The Summer List

Summer. I bask in anticipation, thinking of longer days, warm sand, sunshine, and plenty of time for fun and family. But then it whizzes by and suddenly it’s time to buy school supplies. I find myself in a partial state of shock, wondering where the time went. Why didn’t we go camping like we planned in May? Or on a road trip? Why didn’t the kayak leave the garage all summer again? We seemed to either run out of time, or simply forgot about things.  And then it was over.

I am a list maker. Over time, my lists have morphed from scraps of paper on the kitchen counter to organized, color coded notes on my iPhone. I make them religiously and would be lost without them.  Einstein once said “Paper is to write things down that we need to remember. Our brains are used to think.” Like Einstein, I don’t want to tie up my mind with things I need to remember. Tired of either forgetting what it was we wanted to do, or not carving out the time, I decided to create a “summer list”.

I doubt list-making is genetic, but having been raised by a list-maker, my kids quickly embraced the idea. Crayon in hand, my 7-yr old daughter wrote down items that were important to her. Ice cream at Oink’s. Smore’s. The zoo. Visiting cousins in Chicago. My kindergartner added his ideas: playing at the splashpad, camping, fishing, going to music in the park. As for me, I essentially wanted to be a tourist in our own town, and do what tourists come here to do but which we, despite actually living here, never manage to engage in (it’s like when you have a hot tub but never use it; same concept when you live in a tourist area). I wanted to kayak the Galien River. Attend local festivals. Hike the dunes. Go on a wine tour. The list ranged from easy things to activities that might take a little more legwork. I wanted to keep it doable, perhaps require some planning, but be fun and memorable at the same time.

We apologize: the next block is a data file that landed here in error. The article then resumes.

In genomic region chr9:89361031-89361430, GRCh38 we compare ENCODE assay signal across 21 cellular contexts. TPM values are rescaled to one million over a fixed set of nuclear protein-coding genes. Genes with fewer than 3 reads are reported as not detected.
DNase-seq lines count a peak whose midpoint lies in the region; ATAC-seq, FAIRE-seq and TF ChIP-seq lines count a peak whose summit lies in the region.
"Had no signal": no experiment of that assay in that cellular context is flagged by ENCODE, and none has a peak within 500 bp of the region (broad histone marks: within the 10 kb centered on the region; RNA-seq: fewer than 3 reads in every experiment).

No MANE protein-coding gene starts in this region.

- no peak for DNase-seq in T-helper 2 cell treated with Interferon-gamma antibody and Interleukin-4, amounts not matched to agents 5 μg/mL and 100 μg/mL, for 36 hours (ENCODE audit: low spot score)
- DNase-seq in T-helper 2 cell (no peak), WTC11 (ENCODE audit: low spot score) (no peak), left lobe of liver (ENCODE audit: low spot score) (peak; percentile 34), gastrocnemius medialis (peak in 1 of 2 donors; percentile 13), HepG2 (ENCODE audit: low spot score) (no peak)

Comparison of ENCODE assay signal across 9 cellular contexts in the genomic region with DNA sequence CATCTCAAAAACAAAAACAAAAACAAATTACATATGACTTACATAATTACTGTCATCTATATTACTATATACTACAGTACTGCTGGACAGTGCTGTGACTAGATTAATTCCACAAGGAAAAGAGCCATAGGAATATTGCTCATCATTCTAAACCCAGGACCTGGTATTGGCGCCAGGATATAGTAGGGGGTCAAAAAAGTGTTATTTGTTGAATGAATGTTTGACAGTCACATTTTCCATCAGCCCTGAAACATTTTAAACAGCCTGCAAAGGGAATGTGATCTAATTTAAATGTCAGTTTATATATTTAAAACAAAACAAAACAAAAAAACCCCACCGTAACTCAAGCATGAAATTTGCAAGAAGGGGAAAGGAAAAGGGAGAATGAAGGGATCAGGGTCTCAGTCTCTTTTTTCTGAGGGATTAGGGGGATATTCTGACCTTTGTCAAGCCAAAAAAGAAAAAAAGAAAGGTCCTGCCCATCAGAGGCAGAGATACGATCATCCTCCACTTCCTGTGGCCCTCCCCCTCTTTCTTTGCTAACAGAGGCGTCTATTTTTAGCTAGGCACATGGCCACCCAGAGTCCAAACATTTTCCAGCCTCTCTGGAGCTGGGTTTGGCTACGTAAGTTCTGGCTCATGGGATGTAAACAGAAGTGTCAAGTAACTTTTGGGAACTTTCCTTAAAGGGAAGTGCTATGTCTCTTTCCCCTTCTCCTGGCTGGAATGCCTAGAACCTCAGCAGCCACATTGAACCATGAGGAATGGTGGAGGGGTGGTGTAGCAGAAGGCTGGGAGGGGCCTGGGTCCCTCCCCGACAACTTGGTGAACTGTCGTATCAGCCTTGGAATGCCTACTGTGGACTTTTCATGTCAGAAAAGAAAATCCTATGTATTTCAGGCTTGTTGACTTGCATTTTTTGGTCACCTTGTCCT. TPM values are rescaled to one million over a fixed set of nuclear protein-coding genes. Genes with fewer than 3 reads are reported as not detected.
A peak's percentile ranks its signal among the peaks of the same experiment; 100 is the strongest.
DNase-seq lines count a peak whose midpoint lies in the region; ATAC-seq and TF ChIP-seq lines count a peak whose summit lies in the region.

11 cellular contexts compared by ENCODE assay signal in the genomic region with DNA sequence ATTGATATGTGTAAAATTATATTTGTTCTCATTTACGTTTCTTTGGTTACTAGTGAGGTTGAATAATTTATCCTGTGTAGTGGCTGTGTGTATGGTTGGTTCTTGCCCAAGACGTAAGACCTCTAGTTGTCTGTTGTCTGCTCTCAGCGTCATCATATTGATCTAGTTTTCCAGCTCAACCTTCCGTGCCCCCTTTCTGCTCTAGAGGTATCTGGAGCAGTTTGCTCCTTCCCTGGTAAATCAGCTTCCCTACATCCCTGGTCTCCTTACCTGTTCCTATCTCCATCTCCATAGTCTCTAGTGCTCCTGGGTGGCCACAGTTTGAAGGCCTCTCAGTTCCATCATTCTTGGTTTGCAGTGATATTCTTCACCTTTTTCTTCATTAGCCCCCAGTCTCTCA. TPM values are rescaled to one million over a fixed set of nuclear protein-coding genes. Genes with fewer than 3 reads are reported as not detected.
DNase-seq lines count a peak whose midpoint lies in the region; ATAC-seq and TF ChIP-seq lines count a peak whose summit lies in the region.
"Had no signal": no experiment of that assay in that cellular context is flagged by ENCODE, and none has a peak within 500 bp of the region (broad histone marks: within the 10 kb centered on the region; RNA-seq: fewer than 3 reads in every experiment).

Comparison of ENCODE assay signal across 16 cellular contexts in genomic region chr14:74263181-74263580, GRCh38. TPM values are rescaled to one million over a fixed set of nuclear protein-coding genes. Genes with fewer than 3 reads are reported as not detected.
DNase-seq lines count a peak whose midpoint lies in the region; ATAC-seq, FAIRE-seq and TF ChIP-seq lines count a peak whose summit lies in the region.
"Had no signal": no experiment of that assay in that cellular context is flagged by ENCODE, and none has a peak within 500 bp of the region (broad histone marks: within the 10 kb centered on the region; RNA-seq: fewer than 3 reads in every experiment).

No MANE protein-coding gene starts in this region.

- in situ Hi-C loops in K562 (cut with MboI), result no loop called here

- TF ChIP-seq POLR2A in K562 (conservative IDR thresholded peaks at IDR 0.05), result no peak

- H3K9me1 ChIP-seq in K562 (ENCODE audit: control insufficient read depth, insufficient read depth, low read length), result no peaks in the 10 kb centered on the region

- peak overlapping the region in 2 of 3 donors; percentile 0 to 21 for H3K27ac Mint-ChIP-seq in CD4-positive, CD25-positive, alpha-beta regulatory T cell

It was a great summer. Each time we crossed an item off the list, we felt happy and satisfied.  No more vacuum of time, no more regrets, and, best of all, my children were learning that life is what you make of it.

Each Spring we make a new list. Having the kids write it in crayon keeps it whimsical and reminds me that it is supposed to be fun and relaxed. It inspires us to expand our horizons, go on new adventures, and learn new skills. An unexpected bonus is that years later, we can look at the list and fondly reminisce about long forgotten moments. We can actually recall how we spent our summer!  Who knows, maybe this summer I will finally stand-up paddle board on Lake Michigan. It’s on my list.